If for some reason you miss the meeting or want to refer to it after the meeting is over I’ll be streaming the meeting  live on Facebook as well. Be sure to like the Watertown Noon Rotary Facebook page if you haven’t already for easy reference. The meeting will be available after the scheduled meeting ins complete or you can watch it live.  Our Facebook page is:
Welcome our Student Guests for the month of October to our virtual weekly meetings. The students for the month as follows:
Sarah Kami - IHC
Adam Malinowski- IHC
Analee Lanphear - WHS
Nolan Smithers - WHS
Wednesday, September 30, 11:30am-1:30pm at The Italian American Civic Association, on Bellew Ave. 
Considering we were not asked to sell or purchase roses this year, and considering that this will be our only general fundraiser for 2020, we hope our entire membership will answer this call to action
Committee members will be there to bring packets of 10 (or more J if you would like them) right to your vehicle, no need to get out!  
  • Please pull in and park in any available spaces in front of the Club entrance so we can see you have arrived.
  • We are asking that Rotarians pay in advance for the packets by check or cash, if you are comfortable doing so.  We can run cards manually through Mariko’s phone but there is an additional fee to do so.  Planning ahead with a check made Payable to Watertown Noon Rotary Club, or cash would be best option.  You may sell the calendars to recoup your investment, or hand them out as gifts yourself.  We know that this has been a challenging time for many people, so if you are uncomfortable paying in advance, we understand.
  • You can also pay for your calendars in advance on ClubRunner.  Bring your receipt with you to let us know you’ve already paid. 
  • For your safety, the committee will be abiding by all social distancing safe practices by wearing a mask and giving you an unused pen for filling out your tracking form.  You can keep the pen compliments of Mark Smith at GEICO!
  • Everyone who comes to pick up will get attendance credit.
  • If you cannot attend, please e-mail committee chair Steve Yelle ( and copy Michelle Carpenter ( to let us know you need a committee member to deliver them to you. 
Thank you in advance for your help with this essential fundraising endeavor for our Club.  Funds raised from the calendar will enable us to continue the many service projects in our community we support each year.
Yours in service,
Cash Calendar Committee
Rotary’s history of planting trees in Watertown goes back to 1976. As a gift to the North Country in honor of our Nation’s Bicentennial Birthday, our Club raised money to fund our first planting and also established a permanent fund at the NNYCF to help pay for future tree planting initiatives.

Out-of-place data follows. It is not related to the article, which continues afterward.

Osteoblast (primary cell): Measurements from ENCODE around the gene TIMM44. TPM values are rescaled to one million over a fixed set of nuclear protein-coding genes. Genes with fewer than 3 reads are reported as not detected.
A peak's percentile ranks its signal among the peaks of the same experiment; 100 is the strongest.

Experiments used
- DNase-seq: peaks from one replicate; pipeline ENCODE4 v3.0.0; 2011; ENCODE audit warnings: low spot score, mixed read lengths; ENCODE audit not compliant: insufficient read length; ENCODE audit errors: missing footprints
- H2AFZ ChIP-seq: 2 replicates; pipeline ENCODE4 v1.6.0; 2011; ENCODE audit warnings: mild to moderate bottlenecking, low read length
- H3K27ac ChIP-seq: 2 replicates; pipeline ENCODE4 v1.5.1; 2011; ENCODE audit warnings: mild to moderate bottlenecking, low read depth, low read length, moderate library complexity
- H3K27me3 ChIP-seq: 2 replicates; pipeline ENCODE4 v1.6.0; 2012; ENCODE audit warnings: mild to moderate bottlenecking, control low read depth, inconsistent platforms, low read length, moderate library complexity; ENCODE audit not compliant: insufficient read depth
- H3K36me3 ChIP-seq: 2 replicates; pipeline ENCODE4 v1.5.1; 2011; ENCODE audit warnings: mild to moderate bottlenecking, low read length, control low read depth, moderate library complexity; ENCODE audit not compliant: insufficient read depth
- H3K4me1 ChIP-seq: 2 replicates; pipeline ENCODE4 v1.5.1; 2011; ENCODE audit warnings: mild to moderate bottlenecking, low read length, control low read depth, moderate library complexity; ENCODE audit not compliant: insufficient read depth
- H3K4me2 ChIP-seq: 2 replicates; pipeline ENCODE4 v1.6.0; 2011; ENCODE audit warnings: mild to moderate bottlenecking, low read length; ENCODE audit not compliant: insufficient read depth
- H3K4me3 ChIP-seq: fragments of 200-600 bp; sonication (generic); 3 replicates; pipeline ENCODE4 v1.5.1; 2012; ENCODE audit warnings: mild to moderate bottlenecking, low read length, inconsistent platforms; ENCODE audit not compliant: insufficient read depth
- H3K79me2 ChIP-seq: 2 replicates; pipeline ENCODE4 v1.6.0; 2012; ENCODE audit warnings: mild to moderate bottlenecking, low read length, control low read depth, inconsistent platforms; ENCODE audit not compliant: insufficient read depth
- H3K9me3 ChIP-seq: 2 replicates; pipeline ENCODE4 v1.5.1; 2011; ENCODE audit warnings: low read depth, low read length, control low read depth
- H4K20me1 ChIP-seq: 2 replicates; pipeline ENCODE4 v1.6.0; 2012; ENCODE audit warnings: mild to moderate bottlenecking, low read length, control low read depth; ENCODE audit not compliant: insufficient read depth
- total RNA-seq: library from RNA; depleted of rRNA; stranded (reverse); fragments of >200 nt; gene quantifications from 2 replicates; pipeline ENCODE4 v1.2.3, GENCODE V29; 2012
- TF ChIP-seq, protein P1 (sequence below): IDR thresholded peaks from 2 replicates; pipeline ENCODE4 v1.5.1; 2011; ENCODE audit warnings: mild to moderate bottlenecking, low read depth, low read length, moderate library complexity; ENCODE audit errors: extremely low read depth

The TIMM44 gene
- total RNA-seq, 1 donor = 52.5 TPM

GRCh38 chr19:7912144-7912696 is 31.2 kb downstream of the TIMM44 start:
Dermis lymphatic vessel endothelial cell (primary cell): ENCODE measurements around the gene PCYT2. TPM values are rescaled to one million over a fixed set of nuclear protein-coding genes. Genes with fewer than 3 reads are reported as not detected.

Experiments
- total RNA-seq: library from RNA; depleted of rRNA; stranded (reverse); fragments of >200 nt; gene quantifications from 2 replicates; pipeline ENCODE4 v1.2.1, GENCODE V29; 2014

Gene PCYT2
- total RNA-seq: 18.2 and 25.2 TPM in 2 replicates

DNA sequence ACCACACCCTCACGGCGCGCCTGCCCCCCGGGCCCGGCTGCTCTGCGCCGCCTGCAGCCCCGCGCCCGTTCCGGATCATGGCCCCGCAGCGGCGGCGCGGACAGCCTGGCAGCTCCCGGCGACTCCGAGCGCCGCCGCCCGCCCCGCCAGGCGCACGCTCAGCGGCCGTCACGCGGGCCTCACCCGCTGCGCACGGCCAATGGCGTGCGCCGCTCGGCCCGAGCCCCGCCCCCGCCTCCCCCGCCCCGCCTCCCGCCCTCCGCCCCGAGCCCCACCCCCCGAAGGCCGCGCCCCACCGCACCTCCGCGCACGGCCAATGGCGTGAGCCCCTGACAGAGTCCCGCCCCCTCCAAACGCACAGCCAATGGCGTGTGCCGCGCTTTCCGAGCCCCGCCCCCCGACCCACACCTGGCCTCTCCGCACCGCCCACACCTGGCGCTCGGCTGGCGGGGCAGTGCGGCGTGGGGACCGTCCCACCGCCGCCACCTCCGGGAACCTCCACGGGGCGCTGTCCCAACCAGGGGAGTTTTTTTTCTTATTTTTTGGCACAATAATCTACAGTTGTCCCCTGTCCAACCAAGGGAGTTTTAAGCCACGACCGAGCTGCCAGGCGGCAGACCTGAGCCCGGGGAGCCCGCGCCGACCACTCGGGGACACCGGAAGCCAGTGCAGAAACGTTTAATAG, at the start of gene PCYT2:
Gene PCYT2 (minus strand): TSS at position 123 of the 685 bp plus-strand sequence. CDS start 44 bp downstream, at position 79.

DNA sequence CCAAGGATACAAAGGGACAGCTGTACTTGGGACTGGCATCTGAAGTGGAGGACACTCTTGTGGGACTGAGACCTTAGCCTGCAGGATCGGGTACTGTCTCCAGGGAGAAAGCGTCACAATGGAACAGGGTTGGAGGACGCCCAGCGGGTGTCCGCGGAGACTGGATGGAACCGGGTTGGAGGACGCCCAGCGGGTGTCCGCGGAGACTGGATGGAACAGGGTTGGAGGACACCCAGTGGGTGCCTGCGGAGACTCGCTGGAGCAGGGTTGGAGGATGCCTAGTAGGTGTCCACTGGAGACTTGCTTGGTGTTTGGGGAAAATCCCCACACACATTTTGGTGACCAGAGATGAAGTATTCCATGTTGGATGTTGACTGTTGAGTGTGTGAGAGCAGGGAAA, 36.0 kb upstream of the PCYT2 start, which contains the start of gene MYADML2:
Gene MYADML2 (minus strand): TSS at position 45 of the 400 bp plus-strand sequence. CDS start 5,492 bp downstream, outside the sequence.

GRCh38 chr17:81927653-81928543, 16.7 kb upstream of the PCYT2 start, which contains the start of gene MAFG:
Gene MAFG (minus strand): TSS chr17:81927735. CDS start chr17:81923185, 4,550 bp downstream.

This fine tradition has now been maintained for 44 years. Multiple generations of Rotarians, their families and friends, and many civic minded community members have logged thousands of hours improving the environmental health and beauty of the city.
This spring concerns about COVID 19 caused us to modify our Annual Spring Tree Planting. We diverted our normal NNYCF funds to a City initiative to protect Ash Trees in key locations throughout the city from the Emerald Ash Borer. Many of these now protected were planted by Rotarians.
At the time, we also discussed a potential fall planting. I am very pleased to share with you that on November 7th, 2020, Rotary, Tree Watertown, Friends of Thompson Park, The DEC, The City of Watertown, and the NNYCF will join together in a grand collaborative effort. We will be planting over 50 trees throughout our beloved Thompson Park.
Mayor Tom Walker was one of the founding fathers of tree planting in Watertown. He has been an ardent supporter throughout his life. He has organized tree planting, researched and supported the development and disbursement of a survivable American Chestnut Tree, has dug holes, wrestled heavy B&B trees into these holes, has taken many afternoons to prune and trim trees,  and he has encouraged me and countless others to be involved in tree planting. Tom and his family continue to provide financial support for our various tree initiatives.